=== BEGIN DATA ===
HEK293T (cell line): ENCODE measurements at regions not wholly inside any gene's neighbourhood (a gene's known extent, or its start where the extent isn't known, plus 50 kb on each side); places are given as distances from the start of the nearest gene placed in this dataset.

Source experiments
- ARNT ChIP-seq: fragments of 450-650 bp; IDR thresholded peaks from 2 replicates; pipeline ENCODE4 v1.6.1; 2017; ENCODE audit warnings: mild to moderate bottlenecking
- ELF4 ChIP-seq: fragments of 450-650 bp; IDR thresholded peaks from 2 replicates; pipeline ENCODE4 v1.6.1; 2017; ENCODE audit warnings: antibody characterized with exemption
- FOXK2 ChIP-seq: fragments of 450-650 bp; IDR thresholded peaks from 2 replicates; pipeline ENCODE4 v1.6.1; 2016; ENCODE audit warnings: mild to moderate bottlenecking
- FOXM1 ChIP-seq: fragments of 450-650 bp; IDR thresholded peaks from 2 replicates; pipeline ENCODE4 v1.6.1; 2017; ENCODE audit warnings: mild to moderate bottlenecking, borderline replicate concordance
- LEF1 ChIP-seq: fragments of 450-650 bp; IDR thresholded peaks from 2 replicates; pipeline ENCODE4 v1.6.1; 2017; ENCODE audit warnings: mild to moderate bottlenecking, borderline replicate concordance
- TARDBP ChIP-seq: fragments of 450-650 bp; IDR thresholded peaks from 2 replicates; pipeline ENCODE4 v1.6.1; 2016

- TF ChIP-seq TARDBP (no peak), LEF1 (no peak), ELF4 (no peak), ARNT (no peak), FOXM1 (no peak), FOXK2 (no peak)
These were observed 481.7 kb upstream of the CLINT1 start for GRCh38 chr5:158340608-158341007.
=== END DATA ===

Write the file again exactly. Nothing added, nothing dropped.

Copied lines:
HEK293T (cell line): ENCODE measurements at regions not wholly inside any gene's neighbourhood (a gene's known extent, or its start where the extent isn't known, plus 50 kb on each side); places are given as distances from the start of the nearest gene placed in this dataset.

Source experiments
- ARNT ChIP-seq: fragments of 450-650 bp; IDR thresholded peaks from 2 replicates; pipeline ENCODE4 v1.6.1; 2017; ENCODE audit warnings: mild to moderate bottlenecking
- ELF4 ChIP-seq: fragments of 450-650 bp; IDR thresholded peaks from 2 replicates; pipeline ENCODE4 v1.6.1; 2017; ENCODE audit warnings: antibody characterized with exemption
- FOXK2 ChIP-seq: fragments of 450-650 bp; IDR thresholded peaks from 2 replicates; pipeline ENCODE4 v1.6.1; 2016; ENCODE audit warnings: mild to moderate bottlenecking
- FOXM1 ChIP-seq: fragments of 450-650 bp; IDR thresholded peaks from 2 replicates; pipeline ENCODE4 v1.6.1; 2017; ENCODE audit warnings: mild to moderate bottlenecking, borderline replicate concordance
- LEF1 ChIP-seq: fragments of 450-650 bp; IDR thresholded peaks from 2 replicates; pipeline ENCODE4 v1.6.1; 2017; ENCODE audit warnings: mild to moderate bottlenecking, borderline replicate concordance
- TARDBP ChIP-seq: fragments of 450-650 bp; IDR thresholded peaks from 2 replicates; pipeline ENCODE4 v1.6.1; 2016

- TF ChIP-seq TARDBP (no peak), LEF1 (no peak), ELF4 (no peak), ARNT (no peak), FOXM1 (no peak), FOXK2 (no peak)
These were observed 481.7 kb upstream of the CLINT1 start for GRCh38 chr5:158340608-158341007.